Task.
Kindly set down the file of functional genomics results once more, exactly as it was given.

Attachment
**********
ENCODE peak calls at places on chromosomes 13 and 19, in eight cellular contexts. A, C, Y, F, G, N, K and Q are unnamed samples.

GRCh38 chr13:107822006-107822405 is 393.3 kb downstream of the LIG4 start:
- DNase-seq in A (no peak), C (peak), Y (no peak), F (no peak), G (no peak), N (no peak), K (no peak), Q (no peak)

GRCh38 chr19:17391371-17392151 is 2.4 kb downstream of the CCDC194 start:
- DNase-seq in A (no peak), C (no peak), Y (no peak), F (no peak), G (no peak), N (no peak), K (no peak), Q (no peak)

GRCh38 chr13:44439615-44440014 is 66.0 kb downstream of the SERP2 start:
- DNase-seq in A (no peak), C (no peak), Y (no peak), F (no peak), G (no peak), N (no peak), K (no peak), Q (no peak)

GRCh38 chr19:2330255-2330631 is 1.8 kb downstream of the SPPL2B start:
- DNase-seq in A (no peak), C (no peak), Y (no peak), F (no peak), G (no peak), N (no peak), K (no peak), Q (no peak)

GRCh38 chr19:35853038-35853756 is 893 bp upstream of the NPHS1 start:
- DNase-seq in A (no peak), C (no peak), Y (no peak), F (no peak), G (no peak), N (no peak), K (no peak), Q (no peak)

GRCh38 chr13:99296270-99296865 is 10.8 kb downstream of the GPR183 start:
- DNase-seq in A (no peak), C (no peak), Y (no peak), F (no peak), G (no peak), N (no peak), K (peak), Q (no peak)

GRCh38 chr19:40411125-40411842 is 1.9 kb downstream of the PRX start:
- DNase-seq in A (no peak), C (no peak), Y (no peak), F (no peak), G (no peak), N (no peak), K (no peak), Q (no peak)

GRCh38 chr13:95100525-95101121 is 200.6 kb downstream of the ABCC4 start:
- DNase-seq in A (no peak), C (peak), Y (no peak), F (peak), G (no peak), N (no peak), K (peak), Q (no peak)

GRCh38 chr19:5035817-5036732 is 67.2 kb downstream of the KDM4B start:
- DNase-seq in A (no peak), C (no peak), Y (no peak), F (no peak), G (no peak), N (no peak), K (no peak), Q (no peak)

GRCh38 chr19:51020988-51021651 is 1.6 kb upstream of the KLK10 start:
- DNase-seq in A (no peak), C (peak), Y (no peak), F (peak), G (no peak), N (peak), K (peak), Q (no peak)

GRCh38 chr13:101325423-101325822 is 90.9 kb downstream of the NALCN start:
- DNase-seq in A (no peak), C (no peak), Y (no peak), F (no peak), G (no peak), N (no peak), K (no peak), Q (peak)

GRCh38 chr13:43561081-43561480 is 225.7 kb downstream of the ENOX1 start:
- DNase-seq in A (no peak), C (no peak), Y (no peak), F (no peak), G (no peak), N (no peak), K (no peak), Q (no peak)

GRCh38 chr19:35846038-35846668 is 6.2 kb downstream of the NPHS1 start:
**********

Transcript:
ENCODE peak calls at places on chromosomes 13 and 19, in eight cellular contexts. A, C, Y, F, G, N, K and Q are unnamed samples.

GRCh38 chr13:107822006-107822405 is 393.3 kb downstream of the LIG4 start:
- DNase-seq in A (no peak), C (peak), Y (no peak), F (no peak), G (no peak), N (no peak), K (no peak), Q (no peak)

GRCh38 chr19:17391371-17392151 is 2.4 kb downstream of the CCDC194 start:
- DNase-seq in A (no peak), C (no peak), Y (no peak), F (no peak), G (no peak), N (no peak), K (no peak), Q (no peak)

GRCh38 chr13:44439615-44440014 is 66.0 kb downstream of the SERP2 start:
- DNase-seq in A (no peak), C (no peak), Y (no peak), F (no peak), G (no peak), N (no peak), K (no peak), Q (no peak)

GRCh38 chr19:2330255-2330631 is 1.8 kb downstream of the SPPL2B start:
- DNase-seq in A (no peak), C (no peak), Y (no peak), F (no peak), G (no peak), N (no peak), K (no peak), Q (no peak)

GRCh38 chr19:35853038-35853756 is 893 bp upstream of the NPHS1 start:
- DNase-seq in A (no peak), C (no peak), Y (no peak), F (no peak), G (no peak), N (no peak), K (no peak), Q (no peak)

GRCh38 chr13:99296270-99296865 is 10.8 kb downstream of the GPR183 start:
- DNase-seq in A (no peak), C (no peak), Y (no peak), F (no peak), G (no peak), N (no peak), K (peak), Q (no peak)

GRCh38 chr19:40411125-40411842 is 1.9 kb downstream of the PRX start:
- DNase-seq in A (no peak), C (no peak), Y (no peak), F (no peak), G (no peak), N (no peak), K (no peak), Q (no peak)

GRCh38 chr13:95100525-95101121 is 200.6 kb downstream of the ABCC4 start:
- DNase-seq in A (no peak), C (peak), Y (no peak), F (peak), G (no peak), N (no peak), K (peak), Q (no peak)

GRCh38 chr19:5035817-5036732 is 67.2 kb downstream of the KDM4B start:
- DNase-seq in A (no peak), C (no peak), Y (no peak), F (no peak), G (no peak), N (no peak), K (no peak), Q (no peak)

GRCh38 chr19:51020988-51021651 is 1.6 kb upstream of the KLK10 start:
- DNase-seq in A (no peak), C (peak), Y (no peak), F (peak), G (no peak), N (peak), K (peak), Q (no peak)

GRCh38 chr13:101325423-101325822 is 90.9 kb downstream of the NALCN start:
- DNase-seq in A (no peak), C (no peak), Y (no peak), F (no peak), G (no peak), N (no peak), K (no peak), Q (peak)

GRCh38 chr13:43561081-43561480 is 225.7 kb downstream of the ENOX1 start:
- DNase-seq in A (no peak), C (no peak), Y (no peak), F (no peak), G (no peak), N (no peak), K (no peak), Q (no peak)

GRCh38 chr19:35846038-35846668 is 6.2 kb downstream of the NPHS1 start: